News | Radiation Therapy | August 07, 2015

Researchers Develop First Genetic Test Predicting Tumor Sensitivity to Radiotherapy

Radiation sensitivity is dependent on the anatomic location of metastatic disease

Moffitt Cancer Center, first genetic test, tumor sensitivity, radiation therapy, radiotherapy, anatomic location, metastatic

August 7, 2015 — Recent advances in the understanding of cancer have led to more personalized therapies, such as drugs that target particular proteins and tests that analyze gene expression patterns in tumors to predict a patient's response to therapy. Researchers at Moffitt Cancer Center in Tampa, Florida, have contributed to these advances by developing the first test that analyzes the sensitivity of tumors to radiation therapy. They discovered that colon cancer metastases have varying sensitivity to radiotherapy based on their anatomic location.

Researchers from Moffitt previously developed a radiation sensitivity index (RSI) that predicts how sensitive tumors are to radiation based on expression patterns of different genes. In a paper published July 15 in The International Journal of Radiation Oncology, Biology and Physics, they used the RSI to determine the radiation sensitivity of 704 metastatic and 1362 primary colon tumors.

They discovered that metastatic colon tumors are more resistant to radiation than primary colon tumors. The researchers also report that radiation sensitivity may be dependent on the anatomic location of the tumor metastasis. This is one of the first research studies to highlight the importance of the location of the metastasis as well as the location of the original primary tumor, in predicting response to radiation therapy. The researchers confirmed some of these findings by analyzing how effective radiation therapy was in 29 colon cancer tumors that metastasized to either the liver or lung. Their findings validated that those patients who had metastatic disease in their lungs had a better response to radiation then patients who had metastatic disease in their liver, as predicted by RSI.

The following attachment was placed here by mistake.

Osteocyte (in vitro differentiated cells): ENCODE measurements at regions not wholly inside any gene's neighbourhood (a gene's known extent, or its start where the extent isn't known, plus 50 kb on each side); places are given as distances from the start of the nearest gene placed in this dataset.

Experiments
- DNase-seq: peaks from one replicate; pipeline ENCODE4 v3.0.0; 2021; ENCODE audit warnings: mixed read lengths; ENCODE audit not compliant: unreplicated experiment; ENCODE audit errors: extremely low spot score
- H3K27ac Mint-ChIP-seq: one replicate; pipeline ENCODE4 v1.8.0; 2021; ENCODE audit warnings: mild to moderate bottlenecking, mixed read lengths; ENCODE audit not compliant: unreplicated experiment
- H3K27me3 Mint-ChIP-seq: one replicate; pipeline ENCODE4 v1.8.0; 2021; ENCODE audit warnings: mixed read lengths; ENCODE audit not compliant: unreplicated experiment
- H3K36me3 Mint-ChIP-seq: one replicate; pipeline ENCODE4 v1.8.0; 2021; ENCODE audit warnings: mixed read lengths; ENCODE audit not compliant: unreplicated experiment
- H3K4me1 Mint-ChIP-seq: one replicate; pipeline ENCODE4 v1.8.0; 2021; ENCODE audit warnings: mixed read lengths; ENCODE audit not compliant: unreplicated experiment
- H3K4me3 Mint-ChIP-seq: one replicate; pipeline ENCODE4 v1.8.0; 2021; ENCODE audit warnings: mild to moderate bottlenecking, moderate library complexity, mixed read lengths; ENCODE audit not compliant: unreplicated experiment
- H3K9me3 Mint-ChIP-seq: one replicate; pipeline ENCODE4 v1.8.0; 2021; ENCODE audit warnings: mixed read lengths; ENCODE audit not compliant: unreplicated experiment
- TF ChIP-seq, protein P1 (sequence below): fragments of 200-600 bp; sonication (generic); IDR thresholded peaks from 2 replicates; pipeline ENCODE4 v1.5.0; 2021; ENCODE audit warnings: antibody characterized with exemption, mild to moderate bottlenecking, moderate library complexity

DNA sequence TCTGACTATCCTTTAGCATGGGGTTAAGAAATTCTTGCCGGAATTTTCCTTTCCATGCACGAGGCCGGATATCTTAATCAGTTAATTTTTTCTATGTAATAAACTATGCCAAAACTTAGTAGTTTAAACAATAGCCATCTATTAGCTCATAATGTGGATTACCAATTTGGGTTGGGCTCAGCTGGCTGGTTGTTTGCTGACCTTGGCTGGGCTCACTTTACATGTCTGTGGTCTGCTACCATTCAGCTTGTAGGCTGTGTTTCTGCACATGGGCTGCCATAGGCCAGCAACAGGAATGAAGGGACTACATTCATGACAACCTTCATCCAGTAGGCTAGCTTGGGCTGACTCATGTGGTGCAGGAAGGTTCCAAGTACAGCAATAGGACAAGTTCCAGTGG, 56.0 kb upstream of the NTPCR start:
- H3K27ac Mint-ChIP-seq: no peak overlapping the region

This study suggests that it may be possible to personalize radiation therapy for patients. "Radiation sensitivity index provides the first opportunity to use tumor genetics to guide and optimize the radiation dose that patients receive. The consequences for this can be quite dramatic. We have estimated that up to 15 percent of patients will be candidates for dose optimization," explained senior study author Javier F. Torres-Roca, M.D., director of clinical research and associate member of the Department of Radiation Oncology at Moffitt.

The medical community has noted Moffitt's contributions to improving cancer care. According to editors of the International Journal of Radiation Oncology, Biology and Physics who highlighted the study in a commentary, "Radiation sensitivity index is important progress towards personalizing radiation therapy. The results generate important hypotheses that could dramatically influence patient care."

For more information: www.moffitt.org

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